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date: 10 December 2019


  • Alastair Dick
  • , revised by Andrew Alter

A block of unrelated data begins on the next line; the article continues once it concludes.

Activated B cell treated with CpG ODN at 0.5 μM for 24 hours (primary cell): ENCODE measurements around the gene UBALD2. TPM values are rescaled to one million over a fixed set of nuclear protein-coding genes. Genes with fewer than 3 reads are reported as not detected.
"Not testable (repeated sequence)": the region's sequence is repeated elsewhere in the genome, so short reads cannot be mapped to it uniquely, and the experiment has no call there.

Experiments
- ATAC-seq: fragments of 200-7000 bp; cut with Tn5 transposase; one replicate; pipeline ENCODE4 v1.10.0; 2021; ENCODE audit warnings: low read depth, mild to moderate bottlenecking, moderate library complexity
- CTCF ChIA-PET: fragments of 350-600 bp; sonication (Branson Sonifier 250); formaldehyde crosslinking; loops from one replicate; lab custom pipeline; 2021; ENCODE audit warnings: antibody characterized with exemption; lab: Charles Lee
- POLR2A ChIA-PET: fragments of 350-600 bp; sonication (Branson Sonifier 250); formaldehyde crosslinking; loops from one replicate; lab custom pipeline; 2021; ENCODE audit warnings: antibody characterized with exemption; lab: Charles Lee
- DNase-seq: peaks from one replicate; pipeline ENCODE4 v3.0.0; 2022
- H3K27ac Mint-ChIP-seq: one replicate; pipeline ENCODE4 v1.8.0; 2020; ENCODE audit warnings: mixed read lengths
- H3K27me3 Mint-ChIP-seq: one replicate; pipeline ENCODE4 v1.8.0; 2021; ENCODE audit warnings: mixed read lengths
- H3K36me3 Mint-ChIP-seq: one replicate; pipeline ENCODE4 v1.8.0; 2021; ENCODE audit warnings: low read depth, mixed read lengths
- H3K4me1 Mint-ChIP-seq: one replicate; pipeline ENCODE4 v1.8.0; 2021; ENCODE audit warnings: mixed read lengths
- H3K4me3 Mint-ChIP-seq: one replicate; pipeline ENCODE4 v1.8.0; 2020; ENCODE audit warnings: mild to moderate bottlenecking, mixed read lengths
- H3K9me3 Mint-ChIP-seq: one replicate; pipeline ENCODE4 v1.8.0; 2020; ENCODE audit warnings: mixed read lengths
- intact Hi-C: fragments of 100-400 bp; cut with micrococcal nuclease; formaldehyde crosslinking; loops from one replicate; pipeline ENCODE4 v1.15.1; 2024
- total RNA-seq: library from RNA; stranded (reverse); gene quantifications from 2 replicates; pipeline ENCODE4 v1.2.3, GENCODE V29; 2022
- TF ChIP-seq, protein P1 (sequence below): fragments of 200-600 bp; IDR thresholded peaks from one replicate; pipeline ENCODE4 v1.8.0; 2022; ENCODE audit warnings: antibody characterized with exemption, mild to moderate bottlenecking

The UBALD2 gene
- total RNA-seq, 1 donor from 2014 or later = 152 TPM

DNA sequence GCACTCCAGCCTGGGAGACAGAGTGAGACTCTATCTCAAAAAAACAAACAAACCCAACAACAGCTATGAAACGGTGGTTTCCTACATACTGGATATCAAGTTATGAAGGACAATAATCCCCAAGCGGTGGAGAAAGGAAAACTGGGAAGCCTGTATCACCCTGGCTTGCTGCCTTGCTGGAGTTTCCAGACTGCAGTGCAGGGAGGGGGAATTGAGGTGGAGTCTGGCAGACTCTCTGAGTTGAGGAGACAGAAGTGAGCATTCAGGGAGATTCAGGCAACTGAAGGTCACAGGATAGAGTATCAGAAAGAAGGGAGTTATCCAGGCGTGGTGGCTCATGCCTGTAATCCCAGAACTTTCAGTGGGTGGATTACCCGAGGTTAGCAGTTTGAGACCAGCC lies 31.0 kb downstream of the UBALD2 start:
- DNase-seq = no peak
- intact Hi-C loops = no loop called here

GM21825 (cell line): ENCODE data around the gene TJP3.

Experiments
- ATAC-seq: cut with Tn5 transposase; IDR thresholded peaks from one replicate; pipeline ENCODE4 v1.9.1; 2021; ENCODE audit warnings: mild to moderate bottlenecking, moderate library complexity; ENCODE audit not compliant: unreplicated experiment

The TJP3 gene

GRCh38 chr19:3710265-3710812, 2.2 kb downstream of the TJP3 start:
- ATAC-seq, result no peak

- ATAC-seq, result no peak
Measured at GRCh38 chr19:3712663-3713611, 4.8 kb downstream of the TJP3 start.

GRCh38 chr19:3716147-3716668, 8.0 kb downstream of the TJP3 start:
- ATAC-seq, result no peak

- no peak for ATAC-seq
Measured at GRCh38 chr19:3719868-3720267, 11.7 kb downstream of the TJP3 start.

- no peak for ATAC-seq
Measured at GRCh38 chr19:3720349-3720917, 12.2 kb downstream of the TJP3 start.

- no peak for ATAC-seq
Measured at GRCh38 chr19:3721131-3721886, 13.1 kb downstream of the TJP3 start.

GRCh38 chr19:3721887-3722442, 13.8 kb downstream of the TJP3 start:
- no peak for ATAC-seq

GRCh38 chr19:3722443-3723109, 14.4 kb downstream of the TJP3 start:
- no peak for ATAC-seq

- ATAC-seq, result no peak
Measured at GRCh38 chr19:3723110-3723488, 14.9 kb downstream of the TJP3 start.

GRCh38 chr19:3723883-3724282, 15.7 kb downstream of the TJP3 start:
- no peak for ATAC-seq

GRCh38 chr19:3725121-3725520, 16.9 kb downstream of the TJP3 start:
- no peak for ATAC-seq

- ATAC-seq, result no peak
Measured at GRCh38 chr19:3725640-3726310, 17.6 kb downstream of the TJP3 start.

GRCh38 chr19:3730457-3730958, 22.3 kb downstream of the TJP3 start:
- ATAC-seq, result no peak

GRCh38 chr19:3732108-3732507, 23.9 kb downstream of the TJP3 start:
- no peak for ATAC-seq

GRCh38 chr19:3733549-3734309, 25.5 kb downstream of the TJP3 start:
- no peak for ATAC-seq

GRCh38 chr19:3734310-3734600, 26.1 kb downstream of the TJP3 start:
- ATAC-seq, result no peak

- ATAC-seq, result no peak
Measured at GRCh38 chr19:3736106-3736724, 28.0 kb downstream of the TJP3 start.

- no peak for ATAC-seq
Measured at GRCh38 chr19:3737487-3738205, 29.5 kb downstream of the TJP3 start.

Common term in northern areas of the Indian subcontinent for round struck metallophones with raised edges. They are usually of brass or bronze and the instrument is, as its name denotes, the traditional Indian plate or eating ‘tray’. Steel plates may also be used, though these are not believed to have the same spiritual power as brass or bronze. They are often called ‘gongs’, but the definition for the latter in the Hornbostel–Sachs system as percussion vessels might not apply here, as the rim can be so shallow as only dubiously to form a ‘vessel’. In any case, they must be distinguished from the flat metallophones and the true gongs of South Asia, both specifically made as musical instruments. The sizes of thālī vary, but a diameter of about 22 cm is common. They may be suspended by a cord and struck with a wooden stick (sometimes both held in the same hand), or laid upside-down on the ground or on the player’s leg and beaten with two sticks. In the Uttarakhand area ...

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